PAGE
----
For given N, partition cheap talk outperforms ordinal cheap talk for small enough bias b For given b, ordinal cheap talk outperforms partition cheap talk for large enough N Effect on expected sender payoffs

16
What if asymmetric preferences, distributions? Theorem 3 (roughly): For N=2 comparative cheap talk is generically robust to small asymmetries. –Have to take rankings with a grain of salt and adjust for sender bias –Large enough asymmetries then cheap talk can break down –But in some cases still works for arbitrary asymmetries in preferences –Information loss from asymmetries Theorem 4 (roughly): For large enough N there are always some issues similar enough to be compared.

17
As before let a j:N be Rs best action for issue ranked jth from the bottom. And let a(θ k ) be Rs best action when θ k is known. For each q (0,1), by the Glivenko-Cantelli Theorem lim N θ qN :N = F ¹(q) a.s. where F(θ k ) is distribution of each θ k. Therefore for i=S,R, lim N (1/N) j E[u i (a j:N,θ j:N )]=E[u i (a(θ k ),θ k )] So in the limit as the number of issues increases, the sender reveals all information and sender and receiver payoffs are equivalent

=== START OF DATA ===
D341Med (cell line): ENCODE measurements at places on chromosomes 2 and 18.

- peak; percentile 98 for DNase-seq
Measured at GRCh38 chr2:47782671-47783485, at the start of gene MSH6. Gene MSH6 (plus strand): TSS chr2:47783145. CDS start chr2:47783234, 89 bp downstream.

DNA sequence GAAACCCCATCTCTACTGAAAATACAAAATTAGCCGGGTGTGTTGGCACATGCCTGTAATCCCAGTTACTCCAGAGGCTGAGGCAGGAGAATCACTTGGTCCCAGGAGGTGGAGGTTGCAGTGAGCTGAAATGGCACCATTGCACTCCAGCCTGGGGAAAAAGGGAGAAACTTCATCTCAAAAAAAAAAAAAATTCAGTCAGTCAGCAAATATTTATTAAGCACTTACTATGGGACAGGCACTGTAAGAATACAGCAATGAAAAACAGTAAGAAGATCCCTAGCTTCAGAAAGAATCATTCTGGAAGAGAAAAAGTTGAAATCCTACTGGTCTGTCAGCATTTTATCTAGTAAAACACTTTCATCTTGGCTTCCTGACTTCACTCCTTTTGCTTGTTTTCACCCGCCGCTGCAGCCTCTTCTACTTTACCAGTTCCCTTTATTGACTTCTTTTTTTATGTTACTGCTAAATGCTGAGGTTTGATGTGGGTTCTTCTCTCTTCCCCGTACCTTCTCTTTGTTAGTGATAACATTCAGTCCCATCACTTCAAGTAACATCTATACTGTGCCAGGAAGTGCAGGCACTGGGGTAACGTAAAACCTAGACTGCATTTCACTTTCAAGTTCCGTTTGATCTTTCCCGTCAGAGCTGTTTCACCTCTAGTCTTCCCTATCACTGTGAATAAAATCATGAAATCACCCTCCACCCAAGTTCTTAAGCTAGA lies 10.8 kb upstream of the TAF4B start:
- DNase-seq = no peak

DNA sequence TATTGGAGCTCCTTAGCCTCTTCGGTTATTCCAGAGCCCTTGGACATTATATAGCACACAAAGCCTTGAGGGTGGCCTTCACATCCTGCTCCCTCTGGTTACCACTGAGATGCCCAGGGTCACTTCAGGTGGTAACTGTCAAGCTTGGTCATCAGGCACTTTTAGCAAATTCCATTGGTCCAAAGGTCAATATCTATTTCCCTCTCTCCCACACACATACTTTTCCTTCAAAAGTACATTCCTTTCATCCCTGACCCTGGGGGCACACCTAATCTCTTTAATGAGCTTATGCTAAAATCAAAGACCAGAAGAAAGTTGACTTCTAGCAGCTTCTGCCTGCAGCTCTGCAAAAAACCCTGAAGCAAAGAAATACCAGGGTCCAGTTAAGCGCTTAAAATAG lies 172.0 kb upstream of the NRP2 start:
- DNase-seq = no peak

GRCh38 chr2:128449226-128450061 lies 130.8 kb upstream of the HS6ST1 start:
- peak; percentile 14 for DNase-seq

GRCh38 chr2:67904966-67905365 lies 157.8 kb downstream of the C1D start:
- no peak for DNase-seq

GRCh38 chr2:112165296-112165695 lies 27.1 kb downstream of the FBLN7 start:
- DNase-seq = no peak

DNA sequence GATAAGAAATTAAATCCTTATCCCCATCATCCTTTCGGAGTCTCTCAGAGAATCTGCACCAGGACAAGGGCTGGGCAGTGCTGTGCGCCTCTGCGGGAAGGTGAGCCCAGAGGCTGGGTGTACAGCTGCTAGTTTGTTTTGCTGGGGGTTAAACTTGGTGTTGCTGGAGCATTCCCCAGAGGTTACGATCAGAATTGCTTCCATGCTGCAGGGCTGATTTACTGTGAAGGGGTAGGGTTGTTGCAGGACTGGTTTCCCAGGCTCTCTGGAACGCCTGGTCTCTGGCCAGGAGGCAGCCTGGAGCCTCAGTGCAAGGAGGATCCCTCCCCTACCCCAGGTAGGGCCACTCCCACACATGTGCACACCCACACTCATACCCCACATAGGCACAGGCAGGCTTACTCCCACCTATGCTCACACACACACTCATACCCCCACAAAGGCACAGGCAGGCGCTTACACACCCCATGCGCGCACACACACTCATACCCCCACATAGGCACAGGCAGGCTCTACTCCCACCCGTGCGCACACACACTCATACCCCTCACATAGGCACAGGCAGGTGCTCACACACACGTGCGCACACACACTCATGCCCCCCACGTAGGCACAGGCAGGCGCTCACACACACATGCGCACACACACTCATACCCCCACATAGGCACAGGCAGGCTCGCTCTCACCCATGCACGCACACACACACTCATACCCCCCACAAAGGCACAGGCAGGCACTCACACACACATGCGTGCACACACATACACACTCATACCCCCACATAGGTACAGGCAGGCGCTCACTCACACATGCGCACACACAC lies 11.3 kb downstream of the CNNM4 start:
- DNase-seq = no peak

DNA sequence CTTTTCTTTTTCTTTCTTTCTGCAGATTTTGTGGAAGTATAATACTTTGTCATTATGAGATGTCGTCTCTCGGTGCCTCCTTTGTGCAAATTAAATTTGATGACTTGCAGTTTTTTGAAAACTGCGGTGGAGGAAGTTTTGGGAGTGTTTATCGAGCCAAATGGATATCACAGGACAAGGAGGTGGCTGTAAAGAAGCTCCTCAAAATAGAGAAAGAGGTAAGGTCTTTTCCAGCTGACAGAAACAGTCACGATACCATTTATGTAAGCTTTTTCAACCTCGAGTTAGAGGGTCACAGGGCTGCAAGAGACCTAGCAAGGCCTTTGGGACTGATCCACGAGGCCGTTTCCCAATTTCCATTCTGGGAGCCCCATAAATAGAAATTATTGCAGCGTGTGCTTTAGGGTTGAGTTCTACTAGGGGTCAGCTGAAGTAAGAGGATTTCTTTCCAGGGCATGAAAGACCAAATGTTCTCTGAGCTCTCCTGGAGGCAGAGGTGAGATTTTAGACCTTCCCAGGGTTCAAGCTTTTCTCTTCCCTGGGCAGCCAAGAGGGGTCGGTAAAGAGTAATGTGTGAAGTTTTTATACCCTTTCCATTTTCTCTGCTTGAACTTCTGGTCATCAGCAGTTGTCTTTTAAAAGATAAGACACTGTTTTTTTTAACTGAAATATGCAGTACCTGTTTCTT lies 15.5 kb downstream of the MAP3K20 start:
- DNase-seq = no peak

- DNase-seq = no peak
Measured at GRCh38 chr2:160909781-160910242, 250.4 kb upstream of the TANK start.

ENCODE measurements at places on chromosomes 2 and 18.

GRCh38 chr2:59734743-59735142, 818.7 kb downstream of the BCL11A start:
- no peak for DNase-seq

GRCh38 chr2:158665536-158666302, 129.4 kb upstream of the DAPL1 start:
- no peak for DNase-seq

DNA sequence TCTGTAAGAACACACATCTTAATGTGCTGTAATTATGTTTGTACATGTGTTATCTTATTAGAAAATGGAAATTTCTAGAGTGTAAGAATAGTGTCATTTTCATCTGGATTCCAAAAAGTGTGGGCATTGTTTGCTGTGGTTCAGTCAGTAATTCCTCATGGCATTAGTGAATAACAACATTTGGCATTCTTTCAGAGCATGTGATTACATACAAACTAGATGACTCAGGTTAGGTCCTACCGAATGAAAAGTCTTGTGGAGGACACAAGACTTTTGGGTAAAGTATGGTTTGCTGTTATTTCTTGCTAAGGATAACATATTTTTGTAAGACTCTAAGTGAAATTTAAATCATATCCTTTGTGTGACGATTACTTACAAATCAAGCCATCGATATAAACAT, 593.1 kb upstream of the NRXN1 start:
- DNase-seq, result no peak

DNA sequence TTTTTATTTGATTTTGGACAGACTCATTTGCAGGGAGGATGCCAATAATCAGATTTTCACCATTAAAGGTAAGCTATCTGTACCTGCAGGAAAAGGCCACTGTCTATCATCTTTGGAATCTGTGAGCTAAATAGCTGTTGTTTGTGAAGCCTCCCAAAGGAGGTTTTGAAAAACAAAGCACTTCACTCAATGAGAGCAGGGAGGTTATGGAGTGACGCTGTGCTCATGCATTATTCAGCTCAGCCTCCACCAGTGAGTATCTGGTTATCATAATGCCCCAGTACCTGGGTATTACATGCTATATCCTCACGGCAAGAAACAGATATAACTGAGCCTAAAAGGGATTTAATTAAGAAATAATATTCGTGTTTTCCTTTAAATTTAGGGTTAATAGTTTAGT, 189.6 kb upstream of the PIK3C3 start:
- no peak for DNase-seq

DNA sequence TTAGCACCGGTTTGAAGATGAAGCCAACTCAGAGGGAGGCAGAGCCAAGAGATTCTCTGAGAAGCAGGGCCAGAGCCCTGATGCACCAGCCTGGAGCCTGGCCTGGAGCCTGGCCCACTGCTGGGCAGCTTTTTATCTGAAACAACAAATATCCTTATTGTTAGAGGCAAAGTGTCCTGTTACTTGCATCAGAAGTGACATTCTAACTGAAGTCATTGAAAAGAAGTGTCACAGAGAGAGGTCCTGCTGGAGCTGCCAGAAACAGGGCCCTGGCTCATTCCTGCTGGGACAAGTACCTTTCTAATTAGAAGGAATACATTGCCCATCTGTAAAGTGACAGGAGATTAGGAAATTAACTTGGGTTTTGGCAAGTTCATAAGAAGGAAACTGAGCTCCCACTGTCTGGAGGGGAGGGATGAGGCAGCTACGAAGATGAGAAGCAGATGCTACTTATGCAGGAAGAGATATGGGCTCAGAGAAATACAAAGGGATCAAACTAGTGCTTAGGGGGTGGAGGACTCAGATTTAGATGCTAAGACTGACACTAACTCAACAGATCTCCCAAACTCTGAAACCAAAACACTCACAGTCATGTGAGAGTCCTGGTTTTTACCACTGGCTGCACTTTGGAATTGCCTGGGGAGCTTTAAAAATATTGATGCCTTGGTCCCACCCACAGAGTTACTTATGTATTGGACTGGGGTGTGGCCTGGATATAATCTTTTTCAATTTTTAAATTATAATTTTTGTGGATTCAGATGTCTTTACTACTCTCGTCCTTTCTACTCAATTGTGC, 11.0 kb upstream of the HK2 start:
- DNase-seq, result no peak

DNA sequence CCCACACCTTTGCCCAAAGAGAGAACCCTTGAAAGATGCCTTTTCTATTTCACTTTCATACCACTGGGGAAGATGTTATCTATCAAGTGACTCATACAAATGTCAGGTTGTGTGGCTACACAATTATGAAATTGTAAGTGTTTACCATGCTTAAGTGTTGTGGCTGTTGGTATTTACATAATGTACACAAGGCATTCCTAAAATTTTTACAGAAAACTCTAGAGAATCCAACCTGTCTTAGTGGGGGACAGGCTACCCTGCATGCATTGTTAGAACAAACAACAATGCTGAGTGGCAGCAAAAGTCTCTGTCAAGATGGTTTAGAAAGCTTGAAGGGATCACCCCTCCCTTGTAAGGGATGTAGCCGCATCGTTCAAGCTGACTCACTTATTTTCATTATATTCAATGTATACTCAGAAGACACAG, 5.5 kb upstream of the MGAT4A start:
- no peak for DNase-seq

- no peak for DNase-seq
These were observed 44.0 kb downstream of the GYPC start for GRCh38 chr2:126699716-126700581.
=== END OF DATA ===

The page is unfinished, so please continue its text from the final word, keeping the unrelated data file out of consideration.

18
Is complete order always better than partial order? Recommendation game as before, T R =3/5, T S =0 Babbling/No Information: E[θ k ]=1/2 so no one is hired Complete ordering: N=2: E[θ 1:2 ]=1/3, E[θ 2:2 ]=2/3 N=3: E[θ 1:3 ]=1/4, E[θ 2:3 ]=2/4, E[θ 3:3 ]=3/4 N=4: E[θ 1:4 ]=1/5, E[θ 2:4 ]=2/5, E[θ 3:4 ]=3/5, E[θ 4:4 ]=4/5 N=5: E[θ 1:5 ]=1/6, E[θ 2:5 ]=2/6, E[θ 3:5 ]=3/6, E[θ 4:5 ]=4/6, E[θ 5:5 ]=5/6 Partial ordering: N=3: E[θ 1:3 ]=1/4, E[θ {2,3}:3 ]=5/8, N=4: E[θ {1,2}:4 ]=3/10, E[θ {3,4}:4 ]=7/10 N=5: E[θ {1,2}:5 ]=1/4, E[θ {3,4,5}:5 ]=2/3

19
Conclusion Multiple dimensions increase the scope for communication Simple rankings are often credible when other forms of cheap talk are not These rankings can be surprisingly informative Sometimes sender prefers a partial ordering And sometimes only a partial ordering is credible Asymmetries, private receiver info reduce scope for communication but often still possible

20
Extensions Interdependent actions –Can only hire one person –Must buy goods in bundle Sender and receiver take actions, e.g. bargaining Private receiver information, e.g. auctions Non-additive payoffs Reputation

Similar presentations

OK

Week 81 COS 444 Internet Auctions: Theory and Practice Spring 2009 Ken Steiglitz

Week 81 COS 444 Internet Auctions: Theory and Practice Spring 2009 Ken Steiglitz

© 2019 SlidePlayer.com Inc.

All rights reserved.

To make this website work, we log user data and share it with processors. To use this website, you must agree to our Privacy Policy, including cookie policy.

Ads by Google